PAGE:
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So How Did My "Dog" Case Become a Cat Case?

December 05, 2017 BY Terry Strawser


We’ve all had it happen.  We think we have a case well positioned for settlement, when we receive a grossly inflated demand from opposing counsel with the explanation, “as you can see, this case is likely to be deemed Catastrophic.”  What??!  I evaluated it on a year of TTD, maximum.  How can he say it is Catastrophic?


The definition of Catastrophic injury is found in O.C.G.A. Section 34-9-200.1(g).  The statute provides that

“Catastrophic injury” means any injury which is one of the following: 1) spinal cord injury involving severe paralysis of an arm, a leg, or the trunk; 2) Amputation of an arm, a hand, a foot, or a leg involving the effective loss of use of that appendage; 3) severe brain or closed head injury as evidenced by a) severe sensory or motor disturbances; b) severe communications disturbances; c) severe complex integrated disturbances of cerebral function, d) severe disturbances of consciousness, e) severe episodic neurological disorders, or f) other conditions at least as severe in nature as any condition provided in subparagraphs a through e of this paragraph; 4) second or third degree burns over 25 percent of the body as a whole or third degree burns to 5 percent or more of the face or hands; 5) total or industrial blindness; or 6)(A) any other condition of a nature and severity that prevents the Employee from being able to perform his or her prior work and any work available in significant numbers in the national economy for which he or she is otherwise qualified….”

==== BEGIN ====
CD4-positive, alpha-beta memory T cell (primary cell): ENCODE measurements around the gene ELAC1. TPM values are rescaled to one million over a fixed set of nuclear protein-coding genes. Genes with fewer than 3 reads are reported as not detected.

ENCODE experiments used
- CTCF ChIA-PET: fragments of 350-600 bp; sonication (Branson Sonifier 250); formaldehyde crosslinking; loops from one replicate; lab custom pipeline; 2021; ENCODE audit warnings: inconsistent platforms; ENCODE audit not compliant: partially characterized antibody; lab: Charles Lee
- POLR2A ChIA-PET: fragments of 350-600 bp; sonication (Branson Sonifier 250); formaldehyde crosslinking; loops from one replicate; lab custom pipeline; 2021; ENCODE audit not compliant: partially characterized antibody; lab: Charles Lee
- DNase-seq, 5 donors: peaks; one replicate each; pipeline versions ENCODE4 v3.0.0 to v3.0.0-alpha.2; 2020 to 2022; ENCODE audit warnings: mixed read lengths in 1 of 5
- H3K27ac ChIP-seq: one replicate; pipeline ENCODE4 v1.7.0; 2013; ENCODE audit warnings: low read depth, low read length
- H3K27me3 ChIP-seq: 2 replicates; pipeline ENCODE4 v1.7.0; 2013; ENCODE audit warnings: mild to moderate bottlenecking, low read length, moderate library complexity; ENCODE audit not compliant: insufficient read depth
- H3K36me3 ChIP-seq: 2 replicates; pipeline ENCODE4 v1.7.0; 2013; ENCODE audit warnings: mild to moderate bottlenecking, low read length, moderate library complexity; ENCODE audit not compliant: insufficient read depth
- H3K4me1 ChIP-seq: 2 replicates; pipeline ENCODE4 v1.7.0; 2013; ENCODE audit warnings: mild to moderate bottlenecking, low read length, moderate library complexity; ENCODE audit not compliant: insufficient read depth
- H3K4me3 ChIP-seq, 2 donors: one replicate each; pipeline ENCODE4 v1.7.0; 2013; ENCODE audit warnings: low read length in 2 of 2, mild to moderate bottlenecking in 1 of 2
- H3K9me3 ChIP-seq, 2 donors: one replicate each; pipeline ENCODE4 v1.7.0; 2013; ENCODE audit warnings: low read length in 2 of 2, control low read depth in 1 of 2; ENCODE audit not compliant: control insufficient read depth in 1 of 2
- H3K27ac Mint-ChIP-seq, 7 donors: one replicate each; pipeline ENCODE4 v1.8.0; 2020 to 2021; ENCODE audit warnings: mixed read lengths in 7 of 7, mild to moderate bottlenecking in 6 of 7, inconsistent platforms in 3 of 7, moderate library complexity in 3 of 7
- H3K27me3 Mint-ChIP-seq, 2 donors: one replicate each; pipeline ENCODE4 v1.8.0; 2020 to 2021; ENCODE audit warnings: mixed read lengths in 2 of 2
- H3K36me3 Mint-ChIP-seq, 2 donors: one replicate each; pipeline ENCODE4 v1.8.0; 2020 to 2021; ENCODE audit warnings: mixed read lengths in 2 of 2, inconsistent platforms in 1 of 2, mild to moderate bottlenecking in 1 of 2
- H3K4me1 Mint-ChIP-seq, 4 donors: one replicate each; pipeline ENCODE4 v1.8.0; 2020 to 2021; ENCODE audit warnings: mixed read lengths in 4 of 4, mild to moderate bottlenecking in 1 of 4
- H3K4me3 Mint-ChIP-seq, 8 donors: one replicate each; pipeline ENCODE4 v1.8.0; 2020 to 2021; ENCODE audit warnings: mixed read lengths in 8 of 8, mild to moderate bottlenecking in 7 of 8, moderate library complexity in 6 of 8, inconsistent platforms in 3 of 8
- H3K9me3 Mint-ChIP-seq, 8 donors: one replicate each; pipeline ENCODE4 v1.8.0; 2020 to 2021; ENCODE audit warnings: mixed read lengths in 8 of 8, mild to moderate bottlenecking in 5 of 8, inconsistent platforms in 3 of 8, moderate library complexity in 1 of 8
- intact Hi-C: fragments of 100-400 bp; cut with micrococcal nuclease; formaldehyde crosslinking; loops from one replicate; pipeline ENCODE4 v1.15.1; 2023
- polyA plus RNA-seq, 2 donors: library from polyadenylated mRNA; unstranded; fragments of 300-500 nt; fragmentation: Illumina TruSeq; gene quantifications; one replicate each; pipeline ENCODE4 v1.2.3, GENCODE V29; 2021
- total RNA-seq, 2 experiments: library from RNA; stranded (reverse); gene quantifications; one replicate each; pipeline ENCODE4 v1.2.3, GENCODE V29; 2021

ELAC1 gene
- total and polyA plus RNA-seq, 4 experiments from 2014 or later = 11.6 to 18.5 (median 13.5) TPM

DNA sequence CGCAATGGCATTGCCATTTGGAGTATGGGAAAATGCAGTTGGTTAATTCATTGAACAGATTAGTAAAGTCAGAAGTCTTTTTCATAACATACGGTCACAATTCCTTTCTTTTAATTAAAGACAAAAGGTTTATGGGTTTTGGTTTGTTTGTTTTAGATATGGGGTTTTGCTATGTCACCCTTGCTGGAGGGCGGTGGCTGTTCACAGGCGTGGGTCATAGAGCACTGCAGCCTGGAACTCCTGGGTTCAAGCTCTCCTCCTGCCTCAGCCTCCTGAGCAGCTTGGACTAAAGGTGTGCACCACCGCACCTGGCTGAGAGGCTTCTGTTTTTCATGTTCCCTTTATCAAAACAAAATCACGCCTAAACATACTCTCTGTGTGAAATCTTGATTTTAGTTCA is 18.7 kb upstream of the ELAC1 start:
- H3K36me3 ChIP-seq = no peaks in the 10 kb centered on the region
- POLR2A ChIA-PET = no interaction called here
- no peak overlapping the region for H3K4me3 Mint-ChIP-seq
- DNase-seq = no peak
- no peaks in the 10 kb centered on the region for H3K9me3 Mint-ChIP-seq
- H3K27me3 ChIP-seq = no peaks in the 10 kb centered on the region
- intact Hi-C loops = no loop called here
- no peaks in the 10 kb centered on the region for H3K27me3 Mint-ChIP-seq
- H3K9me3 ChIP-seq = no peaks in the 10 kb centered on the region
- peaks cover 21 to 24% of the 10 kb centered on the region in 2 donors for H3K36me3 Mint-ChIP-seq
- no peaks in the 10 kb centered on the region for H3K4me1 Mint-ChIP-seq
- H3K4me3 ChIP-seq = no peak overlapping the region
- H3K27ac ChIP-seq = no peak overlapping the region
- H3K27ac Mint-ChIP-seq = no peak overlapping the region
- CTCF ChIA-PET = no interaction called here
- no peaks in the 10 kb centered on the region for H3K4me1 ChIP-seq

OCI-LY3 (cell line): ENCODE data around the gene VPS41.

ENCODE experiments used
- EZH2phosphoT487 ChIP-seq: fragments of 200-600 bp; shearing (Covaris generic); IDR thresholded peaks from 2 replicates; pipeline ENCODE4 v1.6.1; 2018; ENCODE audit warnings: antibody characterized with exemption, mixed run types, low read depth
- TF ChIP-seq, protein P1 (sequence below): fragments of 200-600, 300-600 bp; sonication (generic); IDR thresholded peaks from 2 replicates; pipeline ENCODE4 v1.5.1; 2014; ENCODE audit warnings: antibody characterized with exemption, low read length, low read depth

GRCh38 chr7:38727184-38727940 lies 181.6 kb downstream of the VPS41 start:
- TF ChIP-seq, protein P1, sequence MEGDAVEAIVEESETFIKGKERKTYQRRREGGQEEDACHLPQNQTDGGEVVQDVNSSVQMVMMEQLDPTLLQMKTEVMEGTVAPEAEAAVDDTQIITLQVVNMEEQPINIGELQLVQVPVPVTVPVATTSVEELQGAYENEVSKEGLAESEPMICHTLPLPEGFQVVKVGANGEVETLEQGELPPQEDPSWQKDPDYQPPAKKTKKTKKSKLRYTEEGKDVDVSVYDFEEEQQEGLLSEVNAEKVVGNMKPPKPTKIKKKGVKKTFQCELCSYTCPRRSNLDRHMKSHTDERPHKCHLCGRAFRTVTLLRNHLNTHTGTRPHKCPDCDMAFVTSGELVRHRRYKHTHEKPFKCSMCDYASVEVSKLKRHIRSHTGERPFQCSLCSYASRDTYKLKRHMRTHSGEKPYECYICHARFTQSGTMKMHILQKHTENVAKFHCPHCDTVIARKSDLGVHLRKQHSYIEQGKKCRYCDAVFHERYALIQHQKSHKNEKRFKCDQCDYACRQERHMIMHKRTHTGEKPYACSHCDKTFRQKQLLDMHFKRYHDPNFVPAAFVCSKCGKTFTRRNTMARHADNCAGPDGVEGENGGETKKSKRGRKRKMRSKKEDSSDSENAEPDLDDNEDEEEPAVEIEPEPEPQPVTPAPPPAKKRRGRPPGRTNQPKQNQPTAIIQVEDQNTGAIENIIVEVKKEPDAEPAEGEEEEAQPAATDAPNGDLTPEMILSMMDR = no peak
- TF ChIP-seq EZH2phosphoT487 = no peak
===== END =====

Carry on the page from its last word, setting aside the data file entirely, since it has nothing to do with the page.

As one might imagine, there is not much litigation over whether a case meets criteria in subsections (g)(1) through (g)(5).  The disputes typically arise, and the abuse by Claimant’s lawyers typically involves, the “catch-all” definition of sub-paragraph (g)(6).  This definition essentially incorporates the federal definition of Social Security disability.  See, 42 U.S.C. Section 1382c(a)(3)(A), 1382c(a)(3)(B).  The statute requires that the Claimant not only be unable to work in his or her prior employment, but in any job that exists in substantial numbers in the national economy.  Thus, a Claimant must effectively either be on “no work” status, or have such limitations that there is no common job that they are able to perform, consistent with their work restrictions.


The statute was amended in 1992 to add subparagraph (g)(6), which at that time was drafted to expressly incorporate the Social Security definition of disability.  This lead to debate as to whether an award of the Social Security Administration would be binding on the Board.  Then, in 1995, the statute was amended to trace the language of the Social Security standard, but it included a reference to inability to perform his or her prior work or any work existing in substantial numbers in the national economy for which such employee is otherwise qualified.”  This lead to a Court decision that a Claimant could qualify for catastrophic designation by merely showing that he could not perform his prior work. Rite Aid Corp. v. Davis, 280 Ga. App. 522 (2006).   The legislature quickly rectified this discrepancy by amending the statute in 1997 to change the “or” to “and,” and require that the Claimant be unable to perform any such work.  The code section was modified again in 2003 to provide that no presumption would arise from a ruling of the Social Security Administration that the Claimant was disabled, but that the ruling would be admissible, and would be given such weight as the ALJ deemed appropriate.


            The statute does not provide a presumption based upon a disability award by the Social Security Administration. However, there are some important presumptions in the statute.  First, there is a rebuttable presumption that exists during the first 130 weeks following the injury, that if a worker is released to return to work with restrictions by the authorized treating physician, the injury is not catastrophic.  This presumption is rebuttable, and would be rebutted by the same evidence normally used to prove that the injury is catastrophic later on in the case.  The presumption appears to be designed to prevent premature filing of catastrophic injury petitions in cases that are not clear-cut.